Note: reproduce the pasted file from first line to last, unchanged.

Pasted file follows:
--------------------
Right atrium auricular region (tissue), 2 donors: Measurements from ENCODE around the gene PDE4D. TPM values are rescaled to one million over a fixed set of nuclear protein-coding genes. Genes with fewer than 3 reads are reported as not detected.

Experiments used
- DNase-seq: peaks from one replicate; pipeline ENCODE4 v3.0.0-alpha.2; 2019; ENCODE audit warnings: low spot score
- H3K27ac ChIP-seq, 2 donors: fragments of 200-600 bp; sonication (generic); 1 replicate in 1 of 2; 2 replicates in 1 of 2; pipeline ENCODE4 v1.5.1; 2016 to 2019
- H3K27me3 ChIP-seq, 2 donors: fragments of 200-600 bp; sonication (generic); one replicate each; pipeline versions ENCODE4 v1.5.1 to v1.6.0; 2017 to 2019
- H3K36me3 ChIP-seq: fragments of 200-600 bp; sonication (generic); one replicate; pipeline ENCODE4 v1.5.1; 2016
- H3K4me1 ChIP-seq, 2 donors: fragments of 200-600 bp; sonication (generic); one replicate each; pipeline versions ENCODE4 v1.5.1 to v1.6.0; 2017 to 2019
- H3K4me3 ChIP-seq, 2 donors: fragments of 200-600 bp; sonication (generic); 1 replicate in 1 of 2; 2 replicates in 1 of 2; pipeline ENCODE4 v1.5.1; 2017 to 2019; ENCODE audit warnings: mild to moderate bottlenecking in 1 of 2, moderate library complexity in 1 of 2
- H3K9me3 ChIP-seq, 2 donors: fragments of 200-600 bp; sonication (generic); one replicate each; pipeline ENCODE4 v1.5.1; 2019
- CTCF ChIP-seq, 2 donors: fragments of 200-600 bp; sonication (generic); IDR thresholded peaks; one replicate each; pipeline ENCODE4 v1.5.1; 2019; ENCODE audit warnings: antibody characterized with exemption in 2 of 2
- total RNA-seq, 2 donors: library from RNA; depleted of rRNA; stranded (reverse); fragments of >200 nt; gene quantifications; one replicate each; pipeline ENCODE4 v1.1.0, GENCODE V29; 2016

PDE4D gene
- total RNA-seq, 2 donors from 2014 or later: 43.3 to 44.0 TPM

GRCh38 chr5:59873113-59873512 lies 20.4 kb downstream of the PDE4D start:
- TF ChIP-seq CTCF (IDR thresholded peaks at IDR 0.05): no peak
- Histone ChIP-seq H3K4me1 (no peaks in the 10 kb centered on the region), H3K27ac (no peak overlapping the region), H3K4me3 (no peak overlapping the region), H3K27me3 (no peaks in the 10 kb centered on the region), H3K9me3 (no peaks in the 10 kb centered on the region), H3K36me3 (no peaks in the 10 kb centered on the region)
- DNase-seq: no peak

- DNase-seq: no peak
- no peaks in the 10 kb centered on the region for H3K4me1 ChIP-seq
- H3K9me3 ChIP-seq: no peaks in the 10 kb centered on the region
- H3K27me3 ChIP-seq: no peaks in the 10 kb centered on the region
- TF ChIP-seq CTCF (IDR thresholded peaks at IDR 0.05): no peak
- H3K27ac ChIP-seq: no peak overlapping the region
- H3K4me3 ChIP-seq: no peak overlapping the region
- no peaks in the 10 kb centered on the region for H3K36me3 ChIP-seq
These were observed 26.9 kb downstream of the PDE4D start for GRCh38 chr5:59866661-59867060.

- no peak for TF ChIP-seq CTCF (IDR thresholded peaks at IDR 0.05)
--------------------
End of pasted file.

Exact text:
Right atrium auricular region (tissue), 2 donors: Measurements from ENCODE around the gene PDE4D. TPM values are rescaled to one million over a fixed set of nuclear protein-coding genes. Genes with fewer than 3 reads are reported as not detected.

Experiments used
- DNase-seq: peaks from one replicate; pipeline ENCODE4 v3.0.0-alpha.2; 2019; ENCODE audit warnings: low spot score
- H3K27ac ChIP-seq, 2 donors: fragments of 200-600 bp; sonication (generic); 1 replicate in 1 of 2; 2 replicates in 1 of 2; pipeline ENCODE4 v1.5.1; 2016 to 2019
- H3K27me3 ChIP-seq, 2 donors: fragments of 200-600 bp; sonication (generic); one replicate each; pipeline versions ENCODE4 v1.5.1 to v1.6.0; 2017 to 2019
- H3K36me3 ChIP-seq: fragments of 200-600 bp; sonication (generic); one replicate; pipeline ENCODE4 v1.5.1; 2016
- H3K4me1 ChIP-seq, 2 donors: fragments of 200-600 bp; sonication (generic); one replicate each; pipeline versions ENCODE4 v1.5.1 to v1.6.0; 2017 to 2019
- H3K4me3 ChIP-seq, 2 donors: fragments of 200-600 bp; sonication (generic); 1 replicate in 1 of 2; 2 replicates in 1 of 2; pipeline ENCODE4 v1.5.1; 2017 to 2019; ENCODE audit warnings: mild to moderate bottlenecking in 1 of 2, moderate library complexity in 1 of 2
- H3K9me3 ChIP-seq, 2 donors: fragments of 200-600 bp; sonication (generic); one replicate each; pipeline ENCODE4 v1.5.1; 2019
- CTCF ChIP-seq, 2 donors: fragments of 200-600 bp; sonication (generic); IDR thresholded peaks; one replicate each; pipeline ENCODE4 v1.5.1; 2019; ENCODE audit warnings: antibody characterized with exemption in 2 of 2
- total RNA-seq, 2 donors: library from RNA; depleted of rRNA; stranded (reverse); fragments of >200 nt; gene quantifications; one replicate each; pipeline ENCODE4 v1.1.0, GENCODE V29; 2016

PDE4D gene
- total RNA-seq, 2 donors from 2014 or later: 43.3 to 44.0 TPM

GRCh38 chr5:59873113-59873512 lies 20.4 kb downstream of the PDE4D start:
- TF ChIP-seq CTCF (IDR thresholded peaks at IDR 0.05): no peak
- Histone ChIP-seq H3K4me1 (no peaks in the 10 kb centered on the region), H3K27ac (no peak overlapping the region), H3K4me3 (no peak overlapping the region), H3K27me3 (no peaks in the 10 kb centered on the region), H3K9me3 (no peaks in the 10 kb centered on the region), H3K36me3 (no peaks in the 10 kb centered on the region)
- DNase-seq: no peak

- DNase-seq: no peak
- no peaks in the 10 kb centered on the region for H3K4me1 ChIP-seq
- H3K9me3 ChIP-seq: no peaks in the 10 kb centered on the region
- H3K27me3 ChIP-seq: no peaks in the 10 kb centered on the region
- TF ChIP-seq CTCF (IDR thresholded peaks at IDR 0.05): no peak
- H3K27ac ChIP-seq: no peak overlapping the region
- H3K4me3 ChIP-seq: no peak overlapping the region
- no peaks in the 10 kb centered on the region for H3K36me3 ChIP-seq
These were observed 26.9 kb downstream of the PDE4D start for GRCh38 chr5:59866661-59867060.

- no peak for TF ChIP-seq CTCF (IDR thresholded peaks at IDR 0.05)